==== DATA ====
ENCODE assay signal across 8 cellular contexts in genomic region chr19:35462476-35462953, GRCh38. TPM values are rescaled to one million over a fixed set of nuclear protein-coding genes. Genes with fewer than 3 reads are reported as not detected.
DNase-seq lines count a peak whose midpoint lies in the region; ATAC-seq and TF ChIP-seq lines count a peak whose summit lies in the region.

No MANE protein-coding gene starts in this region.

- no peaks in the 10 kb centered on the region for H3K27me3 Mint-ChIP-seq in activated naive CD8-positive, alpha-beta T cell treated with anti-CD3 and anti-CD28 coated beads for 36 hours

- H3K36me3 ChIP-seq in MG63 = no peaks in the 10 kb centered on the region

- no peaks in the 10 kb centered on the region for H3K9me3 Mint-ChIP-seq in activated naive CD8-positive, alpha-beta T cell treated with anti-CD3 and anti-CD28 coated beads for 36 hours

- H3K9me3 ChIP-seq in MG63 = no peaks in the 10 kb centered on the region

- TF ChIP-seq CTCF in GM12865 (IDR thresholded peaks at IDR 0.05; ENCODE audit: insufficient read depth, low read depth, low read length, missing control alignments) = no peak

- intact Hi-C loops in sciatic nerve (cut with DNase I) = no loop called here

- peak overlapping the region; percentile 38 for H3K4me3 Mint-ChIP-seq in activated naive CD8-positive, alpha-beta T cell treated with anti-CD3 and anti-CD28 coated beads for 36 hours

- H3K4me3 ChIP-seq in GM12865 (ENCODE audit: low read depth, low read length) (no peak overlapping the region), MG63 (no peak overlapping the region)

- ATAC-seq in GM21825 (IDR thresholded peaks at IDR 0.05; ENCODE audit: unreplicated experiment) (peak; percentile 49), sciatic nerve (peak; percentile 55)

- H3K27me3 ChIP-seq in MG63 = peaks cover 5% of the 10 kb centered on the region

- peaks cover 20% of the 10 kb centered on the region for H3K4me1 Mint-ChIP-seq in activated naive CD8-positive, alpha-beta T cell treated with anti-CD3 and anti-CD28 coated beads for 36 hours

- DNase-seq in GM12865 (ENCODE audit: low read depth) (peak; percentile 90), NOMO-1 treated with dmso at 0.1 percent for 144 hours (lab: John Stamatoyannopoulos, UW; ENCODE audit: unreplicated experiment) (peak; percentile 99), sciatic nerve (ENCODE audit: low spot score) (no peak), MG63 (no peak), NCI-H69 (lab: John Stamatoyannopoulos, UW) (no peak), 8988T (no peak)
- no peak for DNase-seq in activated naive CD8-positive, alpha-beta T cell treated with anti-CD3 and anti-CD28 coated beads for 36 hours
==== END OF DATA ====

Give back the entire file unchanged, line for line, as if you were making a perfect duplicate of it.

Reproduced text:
ENCODE assay signal across 8 cellular contexts in genomic region chr19:35462476-35462953, GRCh38. TPM values are rescaled to one million over a fixed set of nuclear protein-coding genes. Genes with fewer than 3 reads are reported as not detected.
DNase-seq lines count a peak whose midpoint lies in the region; ATAC-seq and TF ChIP-seq lines count a peak whose summit lies in the region.

No MANE protein-coding gene starts in this region.

- no peaks in the 10 kb centered on the region for H3K27me3 Mint-ChIP-seq in activated naive CD8-positive, alpha-beta T cell treated with anti-CD3 and anti-CD28 coated beads for 36 hours

- H3K36me3 ChIP-seq in MG63 = no peaks in the 10 kb centered on the region

- no peaks in the 10 kb centered on the region for H3K9me3 Mint-ChIP-seq in activated naive CD8-positive, alpha-beta T cell treated with anti-CD3 and anti-CD28 coated beads for 36 hours

- H3K9me3 ChIP-seq in MG63 = no peaks in the 10 kb centered on the region

- TF ChIP-seq CTCF in GM12865 (IDR thresholded peaks at IDR 0.05; ENCODE audit: insufficient read depth, low read depth, low read length, missing control alignments) = no peak

- intact Hi-C loops in sciatic nerve (cut with DNase I) = no loop called here

- peak overlapping the region; percentile 38 for H3K4me3 Mint-ChIP-seq in activated naive CD8-positive, alpha-beta T cell treated with anti-CD3 and anti-CD28 coated beads for 36 hours

- H3K4me3 ChIP-seq in GM12865 (ENCODE audit: low read depth, low read length) (no peak overlapping the region), MG63 (no peak overlapping the region)

- ATAC-seq in GM21825 (IDR thresholded peaks at IDR 0.05; ENCODE audit: unreplicated experiment) (peak; percentile 49), sciatic nerve (peak; percentile 55)

- H3K27me3 ChIP-seq in MG63 = peaks cover 5% of the 10 kb centered on the region

- peaks cover 20% of the 10 kb centered on the region for H3K4me1 Mint-ChIP-seq in activated naive CD8-positive, alpha-beta T cell treated with anti-CD3 and anti-CD28 coated beads for 36 hours

- DNase-seq in GM12865 (ENCODE audit: low read depth) (peak; percentile 90), NOMO-1 treated with dmso at 0.1 percent for 144 hours (lab: John Stamatoyannopoulos, UW; ENCODE audit: unreplicated experiment) (peak; percentile 99), sciatic nerve (ENCODE audit: low spot score) (no peak), MG63 (no peak), NCI-H69 (lab: John Stamatoyannopoulos, UW) (no peak), 8988T (no peak)
- no peak for DNase-seq in activated naive CD8-positive, alpha-beta T cell treated with anti-CD3 and anti-CD28 coated beads for 36 hours